Fly rigs have become all the rage over the past few years. For players not ready to make the leap to modeling solutions, compact multi-effects units that can fit in your gig bag or guitar case for use with your favorite tube amp have become increasingly popular, combining a handful of “essential” effects in a small form factor for easy on-the-go use.
We’ve reviewed a number of these products, and while they tend to provide pretty favorable sound, none left us wanting to ditch our pricier, more complex, effects rigs. But the Mooer Red Truck proved an exception to the rule, as it found immediate favor in a way that other similar products did not: it delivered sounds that were musically inspiring and which made us purposely want to use the product for its sound, as opposed to wanting to use it simply as an easy-to-carry alternative to the big rig.
Combining key effects in an easy-to-use package, with the flexible configuration of more complex (and pricey) effects products, we found the Red Truck to be a winning solution. A few of us liked the Red Truck so much that we ended up buying a few of them.
The Mooer Red Truck Combined Effects Pedal is a multi-channeled guitar digital effects pedalboard. Housed in red and black aluminum enclosure and weighing just over two-and-a-half pounds (1200 grams), this 9V unit is lightweight and compact but by no means skimps on functionality, boasting its six full-featured effects pedals, tuner, tap tempo, and integrated effects loop.
Mooer designed the footswitches in a manner enabling toggling between two basic operations: Live mode and Preset mode. Live mode enables the footswitches to activate that specific effect; stomping “DIST” activates the distortion. Preset mode changes the footswitches as toggling agents to select one of the five available customizable preset channels. The display screen reads either “L” (Live) or “P” (Preset) to represent the current operation mode, which is toggled by selecting the TAP and Reverb selectors simultaneously.
In Live mode, the Red Truck features its five selectable effects pedals via footswitch: Drive, Distortion, Modulation, Delay, and Reverb. The Pure Boost channel is only accessible via a toggled switch, but it can be activated by switching to a saved preset. Every footswitch illuminates a green led indicator once selected, except for the TAP/tuner, which flickers different colors to represent its control of modulation and delay based on which two footswitches are selected simultaneously (delay + mod = purple, delay only = red, and mod only = blue).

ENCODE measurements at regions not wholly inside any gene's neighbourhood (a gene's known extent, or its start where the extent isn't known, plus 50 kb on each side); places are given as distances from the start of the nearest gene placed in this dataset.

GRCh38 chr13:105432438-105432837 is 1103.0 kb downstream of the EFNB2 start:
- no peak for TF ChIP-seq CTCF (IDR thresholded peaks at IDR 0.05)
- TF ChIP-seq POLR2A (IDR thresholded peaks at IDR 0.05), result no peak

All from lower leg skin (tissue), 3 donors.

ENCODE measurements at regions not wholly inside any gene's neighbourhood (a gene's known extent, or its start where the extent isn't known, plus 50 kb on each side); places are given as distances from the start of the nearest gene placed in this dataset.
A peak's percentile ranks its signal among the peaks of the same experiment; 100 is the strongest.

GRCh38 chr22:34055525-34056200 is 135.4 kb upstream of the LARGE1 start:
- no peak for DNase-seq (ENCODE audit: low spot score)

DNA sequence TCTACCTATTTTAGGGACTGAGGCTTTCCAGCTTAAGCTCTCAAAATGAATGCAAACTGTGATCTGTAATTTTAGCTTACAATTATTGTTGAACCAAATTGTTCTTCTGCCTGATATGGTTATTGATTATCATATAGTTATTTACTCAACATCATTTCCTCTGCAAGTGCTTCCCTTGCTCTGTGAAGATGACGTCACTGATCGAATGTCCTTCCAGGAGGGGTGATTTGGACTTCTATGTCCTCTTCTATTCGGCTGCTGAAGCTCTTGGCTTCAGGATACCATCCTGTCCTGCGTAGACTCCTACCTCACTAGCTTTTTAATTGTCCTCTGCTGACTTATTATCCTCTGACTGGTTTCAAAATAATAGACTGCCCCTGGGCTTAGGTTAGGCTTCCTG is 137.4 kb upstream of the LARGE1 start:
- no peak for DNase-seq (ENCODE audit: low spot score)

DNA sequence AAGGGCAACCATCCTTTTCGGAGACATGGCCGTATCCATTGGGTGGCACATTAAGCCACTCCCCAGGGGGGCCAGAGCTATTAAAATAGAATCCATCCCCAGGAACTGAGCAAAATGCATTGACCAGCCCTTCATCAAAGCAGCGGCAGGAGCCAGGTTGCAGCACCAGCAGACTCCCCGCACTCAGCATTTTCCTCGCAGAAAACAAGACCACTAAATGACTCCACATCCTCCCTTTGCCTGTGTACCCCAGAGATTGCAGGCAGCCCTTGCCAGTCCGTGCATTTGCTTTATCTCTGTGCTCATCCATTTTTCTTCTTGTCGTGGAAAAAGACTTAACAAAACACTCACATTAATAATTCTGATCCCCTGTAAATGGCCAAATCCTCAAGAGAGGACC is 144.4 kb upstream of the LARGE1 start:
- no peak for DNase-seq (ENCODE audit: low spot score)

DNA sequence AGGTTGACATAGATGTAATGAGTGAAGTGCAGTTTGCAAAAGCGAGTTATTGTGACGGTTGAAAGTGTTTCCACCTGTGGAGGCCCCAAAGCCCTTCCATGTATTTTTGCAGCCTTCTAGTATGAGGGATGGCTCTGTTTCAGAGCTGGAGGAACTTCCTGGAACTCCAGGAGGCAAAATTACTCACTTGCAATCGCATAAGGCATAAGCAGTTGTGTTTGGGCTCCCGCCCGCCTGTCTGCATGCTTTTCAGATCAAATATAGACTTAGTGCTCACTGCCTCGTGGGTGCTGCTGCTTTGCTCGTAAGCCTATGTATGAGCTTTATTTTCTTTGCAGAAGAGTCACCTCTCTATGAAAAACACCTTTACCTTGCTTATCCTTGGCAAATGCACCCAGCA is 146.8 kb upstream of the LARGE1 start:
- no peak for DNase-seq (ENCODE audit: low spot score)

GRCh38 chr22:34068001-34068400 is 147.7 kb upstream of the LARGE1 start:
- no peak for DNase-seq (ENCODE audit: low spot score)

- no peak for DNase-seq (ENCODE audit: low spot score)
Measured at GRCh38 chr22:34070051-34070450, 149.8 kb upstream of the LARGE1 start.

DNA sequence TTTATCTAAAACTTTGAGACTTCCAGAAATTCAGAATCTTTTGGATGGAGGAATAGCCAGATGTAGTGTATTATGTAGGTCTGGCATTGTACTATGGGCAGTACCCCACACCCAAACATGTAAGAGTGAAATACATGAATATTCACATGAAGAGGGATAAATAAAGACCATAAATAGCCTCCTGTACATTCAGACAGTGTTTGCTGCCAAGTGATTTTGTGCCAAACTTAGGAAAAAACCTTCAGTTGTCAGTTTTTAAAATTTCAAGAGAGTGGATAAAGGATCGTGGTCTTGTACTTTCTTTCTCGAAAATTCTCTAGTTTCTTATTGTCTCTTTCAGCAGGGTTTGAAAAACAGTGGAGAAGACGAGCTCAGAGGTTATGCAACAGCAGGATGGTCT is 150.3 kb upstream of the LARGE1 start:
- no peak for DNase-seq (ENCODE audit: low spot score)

All of the knobs within each effects module illuminate red when the channel is active. When the tuner is active, all the lights from the footswitches and knobs are turned off, and focus is drawn to the screen’s tuner.
Each effect is fully customizable through relatively easy to understand knob configurations based on what you’d expect for each pedal:
• PURE BOOST has adjustable Boost, Bass, and Treble knobs
• DRIVE offers tweakable Volume, Gain, and Tone knobs
• DIST has the essential equalization features (Treble, Mid, and Bass), adjustable Level and Gain knobs, and a Mid Boost on/off toggle switch.
• MOD has adjustable Level, Rate, and Depth knobs, a “rhythm knob” modulation speed selector (ranging from whole notes to “X”—which is described in the owner’s manual as Mooer’s “random 7s pattern.” A three-way toggle switch alternates between Tremolo, Phaser, and Chorus/Flanger modulation functions.
• DELAY also features three adjustable knobs (Level, Time, and Feedback) and a subdivision selector (ranging from quarter to sixteenth notes, quarter to eighth note triplets, and dotted quarter and eighth notes. The delay’s three-way toggle switch alternates between Analog, Echo, and Digital functions.
• REVERB strictly uses six adjustable knobs: Level, Decay, Tone, and Shimmer as well as Depth and Rate mods.
The back of the Red Truck has six jacks: a ¼’’ input, effects loop send and return, headphone out, and stereo outputs. The headphone output also serves as a dedicated direct output with speaker simulation for connecting to a mixing desk, computer, or headphones.
The small number of jacks may seem relatively straightforward in functionality, but this configuration is perfect for utilizing various FX loops, including the four cable method effects loop. This is where the first cable from your guitar to the Red Truck input, the second from the Send of the Red Truck to your amp’s input, the third cable from your amp’s Send back to the Red Truck’s Return, and the fourth from the output of the Red Truck to your amp’s “effects return.” This feature is worth noting because it brings out the best in the pedalboard by placing the modulation, delay, and reverb effects into the amp’s effects loop rather than in front of it.